Mixed Resilience: A Study of Multiethnic Mexican American Stress and Coping in Arizona

Kelly Jackson, Thera Wolven, Kimberly Aguilera

Research output: Contribution to journalArticlepeer-review

17 Scopus citations


Guided by an integrated framework of resilience, this in-depth qualitative study examined the major stressors persons of multiethnic Mexican American heritage encountered in their social environments related to their mixed identity and the resilience enhancing processes they employed to cope with these stressors. Life-story event narratives were transcribed and inductively coded using the constant comparative method. Collectively, the 24 multiethnic Mexican American participants endorsed external supports, interpersonal protective processes, and internal protective processes to navigate stressors associated with monoracism and interethnic discrimination. Findings generated from this study contribute new insight to our understanding of the dynamic interplay of culture and context in resilient processes among mixed heritage individuals. Policy and practice implications for mixed heritage clients and families are discussed.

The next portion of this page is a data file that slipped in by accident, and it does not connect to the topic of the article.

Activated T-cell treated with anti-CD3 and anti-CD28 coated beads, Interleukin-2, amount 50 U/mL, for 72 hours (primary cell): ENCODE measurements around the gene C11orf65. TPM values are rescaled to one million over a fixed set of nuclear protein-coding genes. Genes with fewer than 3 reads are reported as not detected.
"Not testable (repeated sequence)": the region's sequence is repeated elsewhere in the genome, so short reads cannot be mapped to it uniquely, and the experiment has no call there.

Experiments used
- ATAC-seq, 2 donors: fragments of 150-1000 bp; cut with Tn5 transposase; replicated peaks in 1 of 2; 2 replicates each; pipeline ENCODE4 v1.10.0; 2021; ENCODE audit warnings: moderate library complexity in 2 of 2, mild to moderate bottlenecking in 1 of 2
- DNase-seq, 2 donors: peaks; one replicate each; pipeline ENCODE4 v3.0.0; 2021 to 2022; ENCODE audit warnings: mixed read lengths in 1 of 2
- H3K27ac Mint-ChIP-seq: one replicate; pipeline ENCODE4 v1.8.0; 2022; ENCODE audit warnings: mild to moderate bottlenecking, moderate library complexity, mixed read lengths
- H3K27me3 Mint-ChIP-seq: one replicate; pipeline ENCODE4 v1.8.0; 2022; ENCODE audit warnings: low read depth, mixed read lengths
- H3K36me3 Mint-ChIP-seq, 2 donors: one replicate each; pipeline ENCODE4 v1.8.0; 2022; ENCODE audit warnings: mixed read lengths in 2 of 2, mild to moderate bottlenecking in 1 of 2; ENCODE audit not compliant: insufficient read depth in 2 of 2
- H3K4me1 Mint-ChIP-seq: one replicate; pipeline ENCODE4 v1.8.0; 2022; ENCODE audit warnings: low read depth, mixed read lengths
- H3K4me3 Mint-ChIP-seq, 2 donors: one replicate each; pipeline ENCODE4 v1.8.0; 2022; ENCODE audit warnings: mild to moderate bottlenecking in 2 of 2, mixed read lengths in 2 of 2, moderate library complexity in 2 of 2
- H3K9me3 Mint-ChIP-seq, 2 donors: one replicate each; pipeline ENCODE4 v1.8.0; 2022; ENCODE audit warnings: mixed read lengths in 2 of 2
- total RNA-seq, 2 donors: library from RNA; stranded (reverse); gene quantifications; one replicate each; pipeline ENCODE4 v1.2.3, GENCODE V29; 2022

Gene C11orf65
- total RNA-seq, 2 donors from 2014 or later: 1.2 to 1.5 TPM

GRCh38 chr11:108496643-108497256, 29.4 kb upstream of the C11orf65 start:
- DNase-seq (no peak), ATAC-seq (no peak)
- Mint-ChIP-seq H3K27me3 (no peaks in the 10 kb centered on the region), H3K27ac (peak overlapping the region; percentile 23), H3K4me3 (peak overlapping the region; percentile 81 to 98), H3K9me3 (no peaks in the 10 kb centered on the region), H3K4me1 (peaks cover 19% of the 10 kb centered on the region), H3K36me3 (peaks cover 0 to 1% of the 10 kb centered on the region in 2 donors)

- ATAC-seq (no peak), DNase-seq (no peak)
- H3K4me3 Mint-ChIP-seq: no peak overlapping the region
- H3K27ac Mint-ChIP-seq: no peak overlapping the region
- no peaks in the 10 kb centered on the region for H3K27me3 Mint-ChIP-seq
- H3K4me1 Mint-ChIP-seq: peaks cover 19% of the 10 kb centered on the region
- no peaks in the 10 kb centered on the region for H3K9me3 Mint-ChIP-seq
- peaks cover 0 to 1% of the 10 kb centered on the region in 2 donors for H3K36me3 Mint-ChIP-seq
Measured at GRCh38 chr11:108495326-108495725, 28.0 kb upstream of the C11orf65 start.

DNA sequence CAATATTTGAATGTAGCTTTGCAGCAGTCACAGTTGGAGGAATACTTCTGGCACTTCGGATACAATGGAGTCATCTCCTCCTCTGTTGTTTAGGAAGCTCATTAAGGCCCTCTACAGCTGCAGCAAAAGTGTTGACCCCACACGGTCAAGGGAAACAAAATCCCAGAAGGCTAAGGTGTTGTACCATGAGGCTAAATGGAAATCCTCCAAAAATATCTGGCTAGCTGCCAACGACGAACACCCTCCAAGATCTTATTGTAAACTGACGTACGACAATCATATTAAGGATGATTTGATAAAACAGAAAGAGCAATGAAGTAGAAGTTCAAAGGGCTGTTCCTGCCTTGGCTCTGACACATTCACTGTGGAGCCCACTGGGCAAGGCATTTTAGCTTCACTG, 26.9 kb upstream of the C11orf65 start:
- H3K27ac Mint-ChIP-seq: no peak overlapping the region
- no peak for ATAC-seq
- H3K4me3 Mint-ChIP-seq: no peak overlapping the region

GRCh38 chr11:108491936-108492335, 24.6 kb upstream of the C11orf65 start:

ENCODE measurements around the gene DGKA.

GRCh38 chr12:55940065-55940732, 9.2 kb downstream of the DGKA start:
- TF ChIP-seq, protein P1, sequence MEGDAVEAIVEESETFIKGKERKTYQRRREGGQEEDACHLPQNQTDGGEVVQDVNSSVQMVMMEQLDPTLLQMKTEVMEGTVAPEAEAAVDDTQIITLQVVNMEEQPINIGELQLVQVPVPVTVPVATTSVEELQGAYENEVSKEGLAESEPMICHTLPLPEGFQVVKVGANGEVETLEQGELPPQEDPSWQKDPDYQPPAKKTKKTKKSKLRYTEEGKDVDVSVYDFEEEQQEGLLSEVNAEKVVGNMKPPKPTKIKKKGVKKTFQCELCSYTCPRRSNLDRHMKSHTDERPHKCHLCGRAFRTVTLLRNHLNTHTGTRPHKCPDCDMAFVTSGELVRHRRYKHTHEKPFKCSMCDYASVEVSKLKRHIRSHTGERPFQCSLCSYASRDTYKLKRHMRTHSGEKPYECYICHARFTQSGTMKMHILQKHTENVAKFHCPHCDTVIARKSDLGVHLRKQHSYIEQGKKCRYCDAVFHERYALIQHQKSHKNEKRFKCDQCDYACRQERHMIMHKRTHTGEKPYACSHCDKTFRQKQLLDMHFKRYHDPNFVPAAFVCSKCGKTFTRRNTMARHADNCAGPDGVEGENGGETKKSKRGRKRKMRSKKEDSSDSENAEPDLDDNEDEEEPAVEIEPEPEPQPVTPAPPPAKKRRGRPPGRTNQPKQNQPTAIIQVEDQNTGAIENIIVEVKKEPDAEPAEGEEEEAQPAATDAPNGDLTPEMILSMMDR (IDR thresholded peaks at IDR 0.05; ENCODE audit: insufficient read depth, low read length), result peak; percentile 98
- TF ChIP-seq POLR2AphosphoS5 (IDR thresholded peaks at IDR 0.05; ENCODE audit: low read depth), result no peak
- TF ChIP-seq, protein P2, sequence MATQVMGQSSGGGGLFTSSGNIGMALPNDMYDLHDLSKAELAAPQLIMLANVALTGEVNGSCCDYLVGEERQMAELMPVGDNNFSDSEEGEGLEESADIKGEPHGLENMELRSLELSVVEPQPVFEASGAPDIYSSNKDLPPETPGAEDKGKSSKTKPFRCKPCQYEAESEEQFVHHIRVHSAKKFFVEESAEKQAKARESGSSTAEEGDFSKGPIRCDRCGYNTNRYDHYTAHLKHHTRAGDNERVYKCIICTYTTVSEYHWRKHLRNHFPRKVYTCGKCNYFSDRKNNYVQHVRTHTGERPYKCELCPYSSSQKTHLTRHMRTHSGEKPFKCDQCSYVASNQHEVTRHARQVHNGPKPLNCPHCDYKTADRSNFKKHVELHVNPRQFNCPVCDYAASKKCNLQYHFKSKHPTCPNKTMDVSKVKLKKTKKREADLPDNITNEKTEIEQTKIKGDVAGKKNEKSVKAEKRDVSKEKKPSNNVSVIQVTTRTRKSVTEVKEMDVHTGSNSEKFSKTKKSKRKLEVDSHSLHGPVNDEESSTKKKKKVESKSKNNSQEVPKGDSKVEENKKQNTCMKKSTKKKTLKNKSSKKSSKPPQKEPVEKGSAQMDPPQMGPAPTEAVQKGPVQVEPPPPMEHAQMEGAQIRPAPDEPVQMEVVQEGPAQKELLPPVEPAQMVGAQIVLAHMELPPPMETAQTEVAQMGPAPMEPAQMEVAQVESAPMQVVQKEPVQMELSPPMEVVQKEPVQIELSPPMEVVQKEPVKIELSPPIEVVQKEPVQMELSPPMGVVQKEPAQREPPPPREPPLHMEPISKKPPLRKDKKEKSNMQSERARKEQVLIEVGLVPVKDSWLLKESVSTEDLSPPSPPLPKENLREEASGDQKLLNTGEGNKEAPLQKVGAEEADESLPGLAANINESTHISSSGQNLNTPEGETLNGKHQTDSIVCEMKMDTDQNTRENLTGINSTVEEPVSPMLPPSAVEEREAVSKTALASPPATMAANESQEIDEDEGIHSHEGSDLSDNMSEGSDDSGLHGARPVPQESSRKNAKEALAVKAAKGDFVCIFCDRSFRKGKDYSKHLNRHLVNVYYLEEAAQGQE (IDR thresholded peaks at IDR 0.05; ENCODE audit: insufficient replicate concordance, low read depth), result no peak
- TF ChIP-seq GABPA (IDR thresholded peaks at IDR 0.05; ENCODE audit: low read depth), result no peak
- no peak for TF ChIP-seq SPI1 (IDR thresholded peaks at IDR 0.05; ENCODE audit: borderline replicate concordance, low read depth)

Original languageEnglish (US)
Pages (from-to)212-225
Number of pages14
JournalFamily Relations
Issue number1
StatePublished - Feb 1 2013


  • Ethnic discrimination
  • Mexican
  • Mixed heritage
  • Multiethnic
  • Narrative
  • Resilience

ASJC Scopus subject areas

  • Education
  • Developmental and Educational Psychology
  • Social Sciences (miscellaneous)


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